Two years ago, Media Matters mocked Glenn Beck for his “conspiracy theory” that OnStar had too much power with its ability to track cars, listen to conversations and ultimately turn the car off. Well, it looks like his concerns were accurate, as GM has just made a major announcement about the GPS system. Wired Magazine now reports that even if you cancel your OnStar service, you are still being tracked.
Denison went on to say that if you want to cancel your OnStar service, they are still going to maintain a two-way connection to your vehicle unless the customer says otherwise. The connection will continue, he said, to make it “easier to re-enroll” in the program, which charges plans from $19 to $29 monthly for help with navigation and emergencies.
Personally, this makes me uncomfortable. I would think many customers are going to assume that when they cancel their subscriptions, the tracking device on their vehicle would no longer be functional. I would be curious to know if GM’s staff makes their customers aware that they have the option to opt out of being tracked or will you be expected to know to ask them to do disable this feature? Also, it doesn’t seem right that OnStar has the “right” to sell your GPS data.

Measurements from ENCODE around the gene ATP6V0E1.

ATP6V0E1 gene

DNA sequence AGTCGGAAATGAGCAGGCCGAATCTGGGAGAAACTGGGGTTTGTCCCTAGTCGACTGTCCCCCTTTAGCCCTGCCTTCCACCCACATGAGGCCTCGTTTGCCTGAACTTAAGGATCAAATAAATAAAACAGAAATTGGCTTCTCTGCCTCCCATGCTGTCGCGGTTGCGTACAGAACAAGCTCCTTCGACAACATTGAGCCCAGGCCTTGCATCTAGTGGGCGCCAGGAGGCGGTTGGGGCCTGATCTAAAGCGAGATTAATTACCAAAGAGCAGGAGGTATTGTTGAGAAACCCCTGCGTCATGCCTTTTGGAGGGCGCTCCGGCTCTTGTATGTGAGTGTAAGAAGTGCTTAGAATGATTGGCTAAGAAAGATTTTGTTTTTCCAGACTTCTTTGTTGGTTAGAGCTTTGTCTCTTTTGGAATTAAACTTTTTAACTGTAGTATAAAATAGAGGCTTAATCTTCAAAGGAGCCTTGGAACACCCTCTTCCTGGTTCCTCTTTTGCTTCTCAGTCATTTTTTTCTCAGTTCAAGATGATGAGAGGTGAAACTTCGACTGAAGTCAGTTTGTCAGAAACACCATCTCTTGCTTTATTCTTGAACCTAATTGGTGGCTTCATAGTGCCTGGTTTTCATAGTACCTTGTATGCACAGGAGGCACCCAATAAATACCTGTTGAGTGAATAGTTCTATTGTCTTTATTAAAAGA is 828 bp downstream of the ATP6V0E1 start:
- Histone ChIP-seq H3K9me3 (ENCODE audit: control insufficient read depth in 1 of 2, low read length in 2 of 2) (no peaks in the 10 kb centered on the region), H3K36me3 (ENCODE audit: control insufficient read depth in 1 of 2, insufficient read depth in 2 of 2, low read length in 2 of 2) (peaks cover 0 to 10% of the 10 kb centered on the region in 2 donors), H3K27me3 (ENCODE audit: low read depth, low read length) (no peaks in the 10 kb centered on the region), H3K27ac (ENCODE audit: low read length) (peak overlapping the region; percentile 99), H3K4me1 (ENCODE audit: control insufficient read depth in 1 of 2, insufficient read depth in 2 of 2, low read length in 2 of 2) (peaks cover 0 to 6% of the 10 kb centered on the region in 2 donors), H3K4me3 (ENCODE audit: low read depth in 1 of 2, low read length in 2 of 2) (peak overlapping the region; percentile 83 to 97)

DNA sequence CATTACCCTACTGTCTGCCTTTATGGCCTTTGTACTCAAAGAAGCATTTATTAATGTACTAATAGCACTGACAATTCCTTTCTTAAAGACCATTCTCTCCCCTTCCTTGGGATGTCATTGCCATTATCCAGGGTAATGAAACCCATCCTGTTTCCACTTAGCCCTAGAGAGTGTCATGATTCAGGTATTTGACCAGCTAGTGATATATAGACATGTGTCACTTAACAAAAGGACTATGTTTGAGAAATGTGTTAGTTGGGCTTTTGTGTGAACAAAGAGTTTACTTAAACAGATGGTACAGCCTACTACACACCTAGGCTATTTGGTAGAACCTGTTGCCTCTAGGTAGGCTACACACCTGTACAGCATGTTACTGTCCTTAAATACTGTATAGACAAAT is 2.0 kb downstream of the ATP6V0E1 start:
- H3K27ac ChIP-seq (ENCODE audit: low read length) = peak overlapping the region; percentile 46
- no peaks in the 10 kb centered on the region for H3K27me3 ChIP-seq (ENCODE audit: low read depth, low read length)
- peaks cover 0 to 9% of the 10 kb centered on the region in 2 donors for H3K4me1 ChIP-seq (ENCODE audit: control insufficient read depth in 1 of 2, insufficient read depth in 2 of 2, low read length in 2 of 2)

Here is the the best technique for disabling the antenna on your vehicle from the OnStar GPS tracking system (preventing it from sending data to OnStar):
Un-screw the cable that goes to the antenna, then attach a 50 ohm load to both the antenna and cable, and it will render it useless as a tracking device. The optimal thing to do is to find out where the control module is located and remove the entire module, or add a kill switch to the dash that kills the module, but the airbags firing reactivates it. Use a shielded terminator, then attach the terminator housing to the vehicle chassis. It works like a charm.
Locating and full removing the module is the best option.